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Eleventh Report Of The Managers Of The State Lunatic Asylum Of The State Of New-York

Creator: n/a
Date: October 1854
Publication: American Journal of Insanity
Source: Available at selected libraries


The report of this institution, from the number of its patients, and the interesting results to be deduced from its statistics, must always commend public attention.


Males. Females. Total.
Number of patients remaining at date of last report, 215 210 425
Admitted during the year, 251 173 424
Whole number treated, 466 383 849
Discharged recovered, 92 74 169
Discharged much improved, 11 10 21
Discharged improved, 26 19 45
Discharged unimproved, 76 53 129
Died, 19 20 39
227 176 403
Remaining November, 30, 1853, 239 207 446
Average number resident during the year, 423


"The number of admissions has been greater by thirty-four than last year -- fifty-one more men and twenty-seven less women. The number of males admitted has exceeded that of any previous year in the history of the institution. The diminished number of females was owing to the progress of improvements hereafter to be mentioned.


"Notwithstanding the large number received, sixty applications were refused; and the refusals would doubtless have been augmented, had not certain parts of the State become acquainted with our condition, and treated many of the insane in county houses, who otherwise would have been sent to the Asylum. No patients of the pauper or indigent classes were refused, although admission was sometimes delayed. The numerous applications for the admission of urgent cases compelled us to require the removal of many public and private patients, whom a wise economy, both as regarded counties and friends, would otherwise have detained here. Sonic returned to their families, others to county houses, and a few, after repeated efforts, were enabled to gain admission to institutions in other States. Forty-seven were thus discharged, each one of whom being equivalent to a refusal, makes a total of one hundred and seven persons for whom we have been unable to afford accommodation.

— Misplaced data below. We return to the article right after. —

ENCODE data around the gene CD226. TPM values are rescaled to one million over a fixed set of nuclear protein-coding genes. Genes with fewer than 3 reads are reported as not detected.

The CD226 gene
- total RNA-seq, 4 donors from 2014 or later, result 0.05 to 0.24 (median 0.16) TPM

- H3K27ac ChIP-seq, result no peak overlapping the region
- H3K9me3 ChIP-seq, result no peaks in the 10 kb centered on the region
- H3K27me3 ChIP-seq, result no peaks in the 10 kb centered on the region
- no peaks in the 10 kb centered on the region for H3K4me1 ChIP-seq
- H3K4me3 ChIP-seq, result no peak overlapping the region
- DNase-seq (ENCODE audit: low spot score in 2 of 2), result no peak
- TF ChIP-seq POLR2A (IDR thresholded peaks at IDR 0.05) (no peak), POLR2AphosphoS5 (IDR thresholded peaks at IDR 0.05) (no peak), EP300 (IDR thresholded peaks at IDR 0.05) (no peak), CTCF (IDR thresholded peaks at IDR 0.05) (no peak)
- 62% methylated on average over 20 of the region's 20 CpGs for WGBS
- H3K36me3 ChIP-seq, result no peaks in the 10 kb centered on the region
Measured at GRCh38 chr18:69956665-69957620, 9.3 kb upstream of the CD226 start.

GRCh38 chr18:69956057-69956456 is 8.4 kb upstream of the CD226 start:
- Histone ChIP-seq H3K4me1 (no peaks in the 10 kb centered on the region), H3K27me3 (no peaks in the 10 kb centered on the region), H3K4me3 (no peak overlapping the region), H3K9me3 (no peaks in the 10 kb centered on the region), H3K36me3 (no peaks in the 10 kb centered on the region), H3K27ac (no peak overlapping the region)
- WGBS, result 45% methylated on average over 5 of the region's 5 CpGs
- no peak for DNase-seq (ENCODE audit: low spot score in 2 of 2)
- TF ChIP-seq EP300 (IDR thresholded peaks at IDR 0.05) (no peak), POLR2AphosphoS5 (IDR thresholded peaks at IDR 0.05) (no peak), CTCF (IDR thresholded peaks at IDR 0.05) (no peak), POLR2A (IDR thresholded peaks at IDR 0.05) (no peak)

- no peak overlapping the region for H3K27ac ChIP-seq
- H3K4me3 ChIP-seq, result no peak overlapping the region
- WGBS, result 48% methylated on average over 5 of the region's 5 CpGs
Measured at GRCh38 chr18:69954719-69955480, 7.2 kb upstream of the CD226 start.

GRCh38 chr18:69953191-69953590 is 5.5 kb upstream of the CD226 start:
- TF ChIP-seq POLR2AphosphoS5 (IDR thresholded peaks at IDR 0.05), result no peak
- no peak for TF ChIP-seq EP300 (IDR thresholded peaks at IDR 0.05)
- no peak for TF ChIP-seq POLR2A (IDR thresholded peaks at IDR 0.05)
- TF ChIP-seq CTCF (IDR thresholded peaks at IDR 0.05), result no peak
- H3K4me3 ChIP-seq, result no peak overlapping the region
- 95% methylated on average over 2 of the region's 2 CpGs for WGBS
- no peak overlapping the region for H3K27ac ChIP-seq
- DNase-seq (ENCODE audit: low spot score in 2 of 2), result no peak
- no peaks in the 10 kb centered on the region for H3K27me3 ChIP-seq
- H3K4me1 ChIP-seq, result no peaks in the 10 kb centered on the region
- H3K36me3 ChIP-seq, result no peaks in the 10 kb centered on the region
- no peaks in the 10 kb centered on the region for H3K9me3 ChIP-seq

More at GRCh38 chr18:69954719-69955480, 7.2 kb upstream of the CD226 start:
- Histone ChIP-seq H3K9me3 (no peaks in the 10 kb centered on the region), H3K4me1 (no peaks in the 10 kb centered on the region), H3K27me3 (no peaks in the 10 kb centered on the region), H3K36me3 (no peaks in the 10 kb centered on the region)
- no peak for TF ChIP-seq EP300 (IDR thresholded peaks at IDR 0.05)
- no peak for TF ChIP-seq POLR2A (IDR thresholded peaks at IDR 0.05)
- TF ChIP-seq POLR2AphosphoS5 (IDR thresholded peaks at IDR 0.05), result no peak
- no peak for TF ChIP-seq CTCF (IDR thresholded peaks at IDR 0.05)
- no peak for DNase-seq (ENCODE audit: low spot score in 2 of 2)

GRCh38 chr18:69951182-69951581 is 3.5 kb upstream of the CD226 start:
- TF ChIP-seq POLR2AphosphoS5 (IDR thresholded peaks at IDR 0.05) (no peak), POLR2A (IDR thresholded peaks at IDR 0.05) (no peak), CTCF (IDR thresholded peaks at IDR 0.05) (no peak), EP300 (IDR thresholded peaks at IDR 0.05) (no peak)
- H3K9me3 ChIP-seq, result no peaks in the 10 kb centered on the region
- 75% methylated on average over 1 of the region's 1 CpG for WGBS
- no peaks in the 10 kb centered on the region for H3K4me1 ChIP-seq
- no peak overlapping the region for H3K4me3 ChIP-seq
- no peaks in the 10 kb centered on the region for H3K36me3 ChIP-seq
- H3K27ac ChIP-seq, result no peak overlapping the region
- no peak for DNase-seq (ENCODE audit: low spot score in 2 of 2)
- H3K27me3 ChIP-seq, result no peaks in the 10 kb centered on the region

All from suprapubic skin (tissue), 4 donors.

"The removal of the insane to county houses must always be a source of regret, especially while partial reason remains. Some of those sent away were harmless, helpless creatures, requiring great care and constant watchfulness, more than could possibly be given them in ordinary county houses. Others were noisy, furious persons, who in a well-regulated Asylum could be made tolerably comfortable, and cared for without restraint or seclusion, but in a poor-house would be doomed to both most of the time. In some of these, habits of industry and cleanliness had been acquired, and were practiced mechanically, while under the vigilant supervision of responsible attendants, but which would soon be given up when left to themselves and the surveillance generally exercised in poor-houses.


"It is always sad to see these cases go, and feel the certainty of the fate before them; still it is necessary, and must be continued until adequate accommodations are provided for all the insane. They must be removed in order to make room for recent cases constantly pressing for admission. This, we say, is necessary in the existing state of affairs, but it cannot be considered expedient in economy or sound in principle.


"This important subject has been alluded to in the reports since 1848. Then Dr. Brigham found it necessary to send away unpromising cases, and the necessity has steadily increased. We are happy to state that many county officers plead for the prolonged residence of patients while there is any hope of improvement. This pleasing fact shows that public opinion is in favor of that enlightened policy which can perceive error in placing insane, diseased persons in houses erected only for the care of the poor, and that it is trespassing upon the rights of both these unfortunate classes to place them thus indiscriminately together. The insane are so much given up to their tempers and passions as to render them unsuitable for association with the ordinary inmates of county houses, who too frequently are unable to govern themselves in the same respects. Should it not be considered a principle in political economy and morals, as it is in medicine, that all the insane require treatment in special establishments? The erection of another asylum was mentioned in the last annual report, and recommended by his Excellency Governor Seymour, in his annual message, January, 1853."